South Africa belongs to all who live in it, black and white, and that no government can justly claim authority unless it is based on the will of all the people and that, inter alia, only a democratic state, based on the will of all the people, can secure to all their birthright without distinction of colour, race, sex or belief.

In so proclaiming, the Freedom Charter repudiated the mandate of the Department of Interior of the past, in all its ramifications which classified and separated our people according to race and ethnic groups, and accordingly accorded some superior rights than others in the conduct of the affairs of the nation.

Some had a right to vote; whilst others did not. There was no democratic state because even though the minority voted for a government of their choice, so long as the majority were excluded from that process, there was no democratic state, the so-called “democratic vote” by the minority was a sham, the bantustans were toy-telephones and hence there was no government that could justly claim authority as the Freedom Charter had so boldly and aptly proclaimed sixty years ago.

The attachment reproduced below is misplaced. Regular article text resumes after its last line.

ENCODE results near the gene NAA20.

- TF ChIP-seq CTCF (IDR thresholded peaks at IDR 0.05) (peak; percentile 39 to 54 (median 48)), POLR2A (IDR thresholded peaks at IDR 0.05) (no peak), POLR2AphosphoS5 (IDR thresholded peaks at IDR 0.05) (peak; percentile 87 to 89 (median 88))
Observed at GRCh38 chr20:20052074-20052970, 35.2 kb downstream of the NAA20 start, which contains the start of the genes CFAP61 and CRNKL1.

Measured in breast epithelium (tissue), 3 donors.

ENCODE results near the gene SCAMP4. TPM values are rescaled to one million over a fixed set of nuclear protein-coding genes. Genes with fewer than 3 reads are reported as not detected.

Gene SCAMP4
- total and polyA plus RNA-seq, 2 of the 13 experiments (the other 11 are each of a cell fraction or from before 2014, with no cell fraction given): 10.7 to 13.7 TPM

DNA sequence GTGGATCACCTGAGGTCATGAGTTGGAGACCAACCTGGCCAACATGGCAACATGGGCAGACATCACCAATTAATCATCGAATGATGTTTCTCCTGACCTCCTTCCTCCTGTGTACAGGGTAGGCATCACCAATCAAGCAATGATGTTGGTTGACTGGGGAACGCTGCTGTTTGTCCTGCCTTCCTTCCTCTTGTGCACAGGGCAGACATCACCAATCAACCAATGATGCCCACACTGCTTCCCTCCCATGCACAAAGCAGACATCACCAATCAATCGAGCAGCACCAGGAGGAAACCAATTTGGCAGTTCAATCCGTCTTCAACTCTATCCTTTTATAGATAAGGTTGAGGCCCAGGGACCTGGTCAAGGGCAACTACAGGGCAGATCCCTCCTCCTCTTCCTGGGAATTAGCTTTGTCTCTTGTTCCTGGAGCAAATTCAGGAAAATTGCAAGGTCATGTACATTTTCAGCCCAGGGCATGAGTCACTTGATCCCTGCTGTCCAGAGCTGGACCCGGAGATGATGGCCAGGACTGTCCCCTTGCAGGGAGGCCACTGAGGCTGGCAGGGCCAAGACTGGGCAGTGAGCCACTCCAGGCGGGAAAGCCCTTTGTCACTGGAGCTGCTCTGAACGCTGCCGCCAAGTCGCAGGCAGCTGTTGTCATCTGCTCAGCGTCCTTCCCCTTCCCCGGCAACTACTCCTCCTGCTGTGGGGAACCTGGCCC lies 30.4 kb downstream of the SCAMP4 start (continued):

Today, the birth certificates we offer South African children guarantee them access to their political and socio-economic rights as they grow up; the IDs we offer South Africans guarantees them access to their rights and responsibilities and today, no longer do we classify South Africans according to racial and ethnic groups, but we offer them documents which confer equality to all of them.

Every right conferred on our people by the Freedom Charter...

  • The People Shall Govern!

  • All National Groups Shall have Equal Rights!

  • The People Shall Share in the Country`s Wealth!

  • The Land Shall be Shared Among Those Who Work It!

  • All Shall be Equal Before the Law!

  • All Shall Enjoy Equal Human Rights!

  • There Shall be Work and Security!

  • The Doors of Learning and Culture Shall be Opened!

  • There Shall be Houses, Security and Comfort!

  • There Shall be Peace and Friendship!

...depends on the Department of Home Affairs fulfilling its responsibilities to identify all South Africans, including those earning permanent residence and naturalisation, and awarding them the documents which enable them to access their rights and exercise their responsibilities within the democratic state.